WinSCP Portable – SFTP, FTP and SCP client

Music & Video

Audacity Portable – A simple audio editor and recorder

MPlayer Portable – Full-featured movie player with support for most video formats

VirtualDub Portable – video processing and capture utility

VLC Media Player Portable – An easy to use media player that plays most audio and video formats

Office

AbiWord Portable – a lightweight word processor compatible with Microsoft Word files

Lightning Extension (for Thunderbird) – A lightweight extension for your calendar and tasks

Mozilla Sunbird, Portable Edition – Calendar and task management with a familiar interface

Mozilla Thunderbird, Portable Edition (Address Book) – Email client’s built-in address book with import/export functions

OpenOffice.org Portable – word processor, spreadsheet, presentations with Microsoft compatibility

Sumatra PDF Portable – a lightweight PDF viewer

Utilities

SwissMemory3

7-Zip Portable – File archiver and compressor

ClamWin Portable – Antivirus on the go

Command Prompt Portable – Simple link to a customizable command prompt

Eraser Portable – securely delete files and data

KeePass Password Safe Portable – Secure, easy-to-use password manager

PortableApps.com Backup – integrated backup utility bundled with the platform

PortableApps.com Menu – integrated start menu bundled with the platform

Toucan – backup, sync and encrypt for advanced users

Download at: PortableApps.com

2 Comments

Filed under Freeware, Geek Software and Tools, Mobile Applications, Open Source, Portable Applications, Productivity Software, Software, USB, Windows Tips and Tools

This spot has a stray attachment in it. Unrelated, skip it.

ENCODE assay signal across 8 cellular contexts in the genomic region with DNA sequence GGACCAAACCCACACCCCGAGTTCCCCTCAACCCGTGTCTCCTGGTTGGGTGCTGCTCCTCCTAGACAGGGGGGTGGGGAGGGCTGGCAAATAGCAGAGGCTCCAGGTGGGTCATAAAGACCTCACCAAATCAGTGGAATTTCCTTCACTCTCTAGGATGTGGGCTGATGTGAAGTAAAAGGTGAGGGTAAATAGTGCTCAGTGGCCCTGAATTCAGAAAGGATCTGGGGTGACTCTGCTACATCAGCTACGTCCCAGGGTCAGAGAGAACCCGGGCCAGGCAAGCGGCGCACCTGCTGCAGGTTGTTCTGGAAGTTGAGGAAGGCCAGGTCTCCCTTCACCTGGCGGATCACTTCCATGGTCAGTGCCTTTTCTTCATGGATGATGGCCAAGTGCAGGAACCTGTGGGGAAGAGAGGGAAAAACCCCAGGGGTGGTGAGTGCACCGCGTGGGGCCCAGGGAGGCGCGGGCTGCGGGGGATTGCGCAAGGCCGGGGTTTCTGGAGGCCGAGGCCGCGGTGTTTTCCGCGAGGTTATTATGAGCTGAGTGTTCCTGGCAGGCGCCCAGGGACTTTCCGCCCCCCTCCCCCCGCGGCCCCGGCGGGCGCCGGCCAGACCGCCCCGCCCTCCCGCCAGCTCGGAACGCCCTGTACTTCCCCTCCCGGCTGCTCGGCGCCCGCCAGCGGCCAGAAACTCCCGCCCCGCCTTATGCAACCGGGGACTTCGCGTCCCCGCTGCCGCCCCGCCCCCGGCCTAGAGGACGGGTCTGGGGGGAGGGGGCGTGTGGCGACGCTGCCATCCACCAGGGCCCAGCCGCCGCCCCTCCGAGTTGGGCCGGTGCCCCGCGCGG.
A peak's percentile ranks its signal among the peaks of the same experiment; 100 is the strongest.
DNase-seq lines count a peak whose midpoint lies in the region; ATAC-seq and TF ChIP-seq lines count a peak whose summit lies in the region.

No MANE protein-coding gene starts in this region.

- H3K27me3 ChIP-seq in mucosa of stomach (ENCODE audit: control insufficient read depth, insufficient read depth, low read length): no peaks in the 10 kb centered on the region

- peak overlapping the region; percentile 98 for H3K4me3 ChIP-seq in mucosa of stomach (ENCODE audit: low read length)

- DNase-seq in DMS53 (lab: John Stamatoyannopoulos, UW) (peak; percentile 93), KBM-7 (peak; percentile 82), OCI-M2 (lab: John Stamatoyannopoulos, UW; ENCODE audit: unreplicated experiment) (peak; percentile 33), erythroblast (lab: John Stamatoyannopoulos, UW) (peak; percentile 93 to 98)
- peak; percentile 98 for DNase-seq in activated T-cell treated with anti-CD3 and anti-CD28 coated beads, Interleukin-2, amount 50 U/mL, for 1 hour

Free FrostWire P2P – LimeWire Pro in Disguise?

FrostWire (newest version: 4.17), July 2008, is free, open source Peer to Peer software, for the Gnutella and BitTorrent protocols.

To insure broad appeal, FrostWire is a multi platform program running on Windows Vista, XP, 2000, NT, Mac OS X 10.4 or later, Linux, and some flavors of Unix.

This application has been developed by the open source community to avoid the threat of potential legal action faced by LimeWire, from which it has been forked, and to maintain the freedom that P2P users have come to expect (right or wrong), in the sharing of copyrighted material. Some reviewers have compared FrostWire to the old Napster, the controversial file-sharing pioneer.

FrostWire includes all of the free LimeWire version’s functionality as well as a number of the features of LimeWire Pro including multi-threading downloads, and Turbo-Charged connections. An added benefit in using FrostWire; you won’t have to put up with LimeWire’s nag screen or ads.

Fast facts:

· Open-source

· Firewall-to-firewall transfers

· Built-in community chat

· Connects to more sources

· Creative commons license support

· Broadband network connection

· Junk result filters

· Turbo-Charged download speeds

· iTunes integration

· Gnutella support

· BitTorrent support

· Proxy Support

If P2P file sharing is one of your interests, then you’ll find that this program should meet all of your needs.

Download at: Download.com